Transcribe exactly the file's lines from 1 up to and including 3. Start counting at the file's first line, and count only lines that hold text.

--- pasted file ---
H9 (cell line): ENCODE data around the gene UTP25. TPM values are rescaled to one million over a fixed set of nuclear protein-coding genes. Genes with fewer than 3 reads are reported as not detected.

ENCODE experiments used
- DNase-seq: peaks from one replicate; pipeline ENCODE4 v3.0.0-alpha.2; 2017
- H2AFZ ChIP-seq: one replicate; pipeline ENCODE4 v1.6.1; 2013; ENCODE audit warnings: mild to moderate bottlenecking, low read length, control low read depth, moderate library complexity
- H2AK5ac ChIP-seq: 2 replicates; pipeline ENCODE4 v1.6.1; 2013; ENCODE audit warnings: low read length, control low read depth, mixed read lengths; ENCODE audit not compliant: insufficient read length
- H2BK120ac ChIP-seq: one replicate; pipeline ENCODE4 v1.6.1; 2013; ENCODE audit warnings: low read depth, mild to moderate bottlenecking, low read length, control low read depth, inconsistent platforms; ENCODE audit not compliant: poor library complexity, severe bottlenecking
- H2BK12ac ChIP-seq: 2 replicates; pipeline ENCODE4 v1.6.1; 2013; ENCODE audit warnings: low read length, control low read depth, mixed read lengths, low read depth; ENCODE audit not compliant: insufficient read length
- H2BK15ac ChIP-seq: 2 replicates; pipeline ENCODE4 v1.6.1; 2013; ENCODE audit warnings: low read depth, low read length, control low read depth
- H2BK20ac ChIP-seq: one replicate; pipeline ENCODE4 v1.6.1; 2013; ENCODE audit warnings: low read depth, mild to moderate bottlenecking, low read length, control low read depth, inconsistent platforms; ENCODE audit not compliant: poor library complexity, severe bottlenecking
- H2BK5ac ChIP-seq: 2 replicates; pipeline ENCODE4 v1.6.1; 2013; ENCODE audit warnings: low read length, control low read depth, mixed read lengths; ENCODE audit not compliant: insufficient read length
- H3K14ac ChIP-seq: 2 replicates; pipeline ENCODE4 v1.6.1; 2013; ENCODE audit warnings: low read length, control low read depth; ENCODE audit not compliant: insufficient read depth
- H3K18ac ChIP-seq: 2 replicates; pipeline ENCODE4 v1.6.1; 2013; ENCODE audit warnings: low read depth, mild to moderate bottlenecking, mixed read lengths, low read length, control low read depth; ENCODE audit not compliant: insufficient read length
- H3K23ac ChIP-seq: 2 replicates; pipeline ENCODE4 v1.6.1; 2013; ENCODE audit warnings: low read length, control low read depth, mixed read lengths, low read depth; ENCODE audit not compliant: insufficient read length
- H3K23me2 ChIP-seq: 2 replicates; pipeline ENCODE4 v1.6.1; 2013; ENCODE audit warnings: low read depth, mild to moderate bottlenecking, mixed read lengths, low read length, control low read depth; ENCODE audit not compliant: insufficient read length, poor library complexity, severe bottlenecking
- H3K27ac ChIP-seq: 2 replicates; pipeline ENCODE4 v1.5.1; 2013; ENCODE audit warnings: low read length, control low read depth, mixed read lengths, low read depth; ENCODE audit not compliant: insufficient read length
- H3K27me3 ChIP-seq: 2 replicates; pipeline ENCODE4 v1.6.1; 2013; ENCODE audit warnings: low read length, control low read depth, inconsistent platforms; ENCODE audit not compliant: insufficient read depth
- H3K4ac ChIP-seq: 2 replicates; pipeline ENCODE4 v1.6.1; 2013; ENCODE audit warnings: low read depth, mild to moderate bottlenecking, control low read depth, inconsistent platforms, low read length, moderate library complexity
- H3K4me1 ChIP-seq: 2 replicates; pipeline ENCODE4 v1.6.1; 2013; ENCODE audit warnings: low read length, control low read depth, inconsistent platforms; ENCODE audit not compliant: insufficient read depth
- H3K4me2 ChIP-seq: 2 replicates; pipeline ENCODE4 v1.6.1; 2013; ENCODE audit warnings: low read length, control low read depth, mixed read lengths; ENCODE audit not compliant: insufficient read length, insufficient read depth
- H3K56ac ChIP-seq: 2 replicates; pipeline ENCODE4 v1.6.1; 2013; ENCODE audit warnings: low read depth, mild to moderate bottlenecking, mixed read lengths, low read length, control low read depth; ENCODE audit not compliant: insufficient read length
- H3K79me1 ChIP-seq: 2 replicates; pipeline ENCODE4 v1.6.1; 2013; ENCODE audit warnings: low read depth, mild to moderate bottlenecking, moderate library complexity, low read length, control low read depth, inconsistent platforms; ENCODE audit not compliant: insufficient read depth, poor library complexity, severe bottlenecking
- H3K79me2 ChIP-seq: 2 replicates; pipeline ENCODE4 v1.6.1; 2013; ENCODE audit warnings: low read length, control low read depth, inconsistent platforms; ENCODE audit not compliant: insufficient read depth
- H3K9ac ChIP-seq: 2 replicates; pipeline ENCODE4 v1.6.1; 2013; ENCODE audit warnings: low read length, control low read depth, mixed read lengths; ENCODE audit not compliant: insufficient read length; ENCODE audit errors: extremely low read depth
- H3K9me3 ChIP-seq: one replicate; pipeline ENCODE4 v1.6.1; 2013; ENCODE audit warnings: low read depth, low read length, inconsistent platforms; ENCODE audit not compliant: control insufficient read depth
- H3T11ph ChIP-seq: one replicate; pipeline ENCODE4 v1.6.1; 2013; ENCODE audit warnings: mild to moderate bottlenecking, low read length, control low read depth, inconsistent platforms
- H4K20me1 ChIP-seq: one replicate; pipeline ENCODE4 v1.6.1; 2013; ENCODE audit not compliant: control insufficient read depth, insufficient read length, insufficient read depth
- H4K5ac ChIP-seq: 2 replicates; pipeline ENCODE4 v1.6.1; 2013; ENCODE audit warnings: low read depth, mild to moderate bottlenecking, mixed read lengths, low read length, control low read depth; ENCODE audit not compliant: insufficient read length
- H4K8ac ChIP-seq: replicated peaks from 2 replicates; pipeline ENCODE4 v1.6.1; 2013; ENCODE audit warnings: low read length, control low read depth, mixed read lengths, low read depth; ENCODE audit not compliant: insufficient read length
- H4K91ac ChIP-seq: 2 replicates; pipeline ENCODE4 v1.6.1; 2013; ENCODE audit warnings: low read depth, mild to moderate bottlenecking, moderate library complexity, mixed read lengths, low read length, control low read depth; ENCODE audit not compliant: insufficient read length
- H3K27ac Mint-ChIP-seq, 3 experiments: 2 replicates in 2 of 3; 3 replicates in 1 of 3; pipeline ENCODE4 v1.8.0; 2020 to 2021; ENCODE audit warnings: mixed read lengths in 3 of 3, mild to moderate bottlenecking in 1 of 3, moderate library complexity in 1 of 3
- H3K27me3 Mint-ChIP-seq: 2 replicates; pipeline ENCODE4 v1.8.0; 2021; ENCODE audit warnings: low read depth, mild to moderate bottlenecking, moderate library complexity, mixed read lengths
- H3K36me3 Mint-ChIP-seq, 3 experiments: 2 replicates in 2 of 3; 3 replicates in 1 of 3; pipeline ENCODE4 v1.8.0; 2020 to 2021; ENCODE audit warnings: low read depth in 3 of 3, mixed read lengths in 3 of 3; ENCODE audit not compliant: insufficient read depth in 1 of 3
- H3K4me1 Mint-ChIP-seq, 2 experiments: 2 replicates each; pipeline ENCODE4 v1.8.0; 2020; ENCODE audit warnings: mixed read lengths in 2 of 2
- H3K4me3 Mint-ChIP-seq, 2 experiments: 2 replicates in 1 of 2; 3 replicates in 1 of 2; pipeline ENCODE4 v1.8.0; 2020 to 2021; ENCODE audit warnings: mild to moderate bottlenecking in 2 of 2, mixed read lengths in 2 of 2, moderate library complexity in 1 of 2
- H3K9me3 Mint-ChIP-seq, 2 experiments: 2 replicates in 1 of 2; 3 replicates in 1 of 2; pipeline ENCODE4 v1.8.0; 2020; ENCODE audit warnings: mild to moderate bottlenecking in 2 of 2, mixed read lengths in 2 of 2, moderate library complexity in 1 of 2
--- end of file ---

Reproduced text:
H9 (cell line): ENCODE data around the gene UTP25. TPM values are rescaled to one million over a fixed set of nuclear protein-coding genes. Genes with fewer than 3 reads are reported as not detected.

ENCODE experiments used
- DNase-seq: peaks from one replicate; pipeline ENCODE4 v3.0.0-alpha.2; 2017